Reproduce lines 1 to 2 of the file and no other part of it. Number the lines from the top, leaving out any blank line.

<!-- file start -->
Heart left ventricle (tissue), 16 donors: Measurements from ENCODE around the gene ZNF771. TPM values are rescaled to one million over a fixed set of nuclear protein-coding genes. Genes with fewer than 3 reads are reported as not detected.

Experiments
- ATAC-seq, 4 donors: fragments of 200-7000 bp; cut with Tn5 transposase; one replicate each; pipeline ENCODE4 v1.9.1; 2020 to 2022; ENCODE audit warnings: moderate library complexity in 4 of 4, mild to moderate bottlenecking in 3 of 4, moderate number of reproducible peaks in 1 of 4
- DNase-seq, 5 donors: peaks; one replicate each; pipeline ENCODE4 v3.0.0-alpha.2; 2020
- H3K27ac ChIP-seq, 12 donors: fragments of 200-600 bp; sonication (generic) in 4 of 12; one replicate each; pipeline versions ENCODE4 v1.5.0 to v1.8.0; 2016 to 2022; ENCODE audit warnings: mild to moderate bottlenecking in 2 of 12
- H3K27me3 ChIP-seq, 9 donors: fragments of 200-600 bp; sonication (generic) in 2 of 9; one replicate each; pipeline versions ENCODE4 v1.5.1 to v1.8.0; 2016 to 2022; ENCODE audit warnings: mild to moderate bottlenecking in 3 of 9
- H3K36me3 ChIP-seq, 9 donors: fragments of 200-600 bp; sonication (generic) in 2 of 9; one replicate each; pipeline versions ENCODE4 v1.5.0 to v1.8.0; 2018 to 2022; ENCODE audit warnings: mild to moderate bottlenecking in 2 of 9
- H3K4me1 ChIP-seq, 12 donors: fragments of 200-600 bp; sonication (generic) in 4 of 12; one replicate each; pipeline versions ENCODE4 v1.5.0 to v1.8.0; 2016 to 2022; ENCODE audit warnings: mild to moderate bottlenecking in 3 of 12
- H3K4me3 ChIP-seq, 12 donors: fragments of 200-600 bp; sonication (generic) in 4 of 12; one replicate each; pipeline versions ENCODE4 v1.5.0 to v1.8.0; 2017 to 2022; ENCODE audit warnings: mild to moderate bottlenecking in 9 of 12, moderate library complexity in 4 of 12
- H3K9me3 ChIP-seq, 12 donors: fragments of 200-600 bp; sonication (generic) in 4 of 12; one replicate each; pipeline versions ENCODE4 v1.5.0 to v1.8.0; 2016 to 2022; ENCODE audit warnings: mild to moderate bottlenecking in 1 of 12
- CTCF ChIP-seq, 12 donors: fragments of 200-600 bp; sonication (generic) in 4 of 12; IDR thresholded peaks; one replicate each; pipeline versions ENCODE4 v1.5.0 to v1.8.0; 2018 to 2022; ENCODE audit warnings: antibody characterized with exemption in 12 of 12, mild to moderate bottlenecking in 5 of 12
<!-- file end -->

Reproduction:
Heart left ventricle (tissue), 16 donors: Measurements from ENCODE around the gene ZNF771. TPM values are rescaled to one million over a fixed set of nuclear protein-coding genes. Genes with fewer than 3 reads are reported as not detected.

Experiments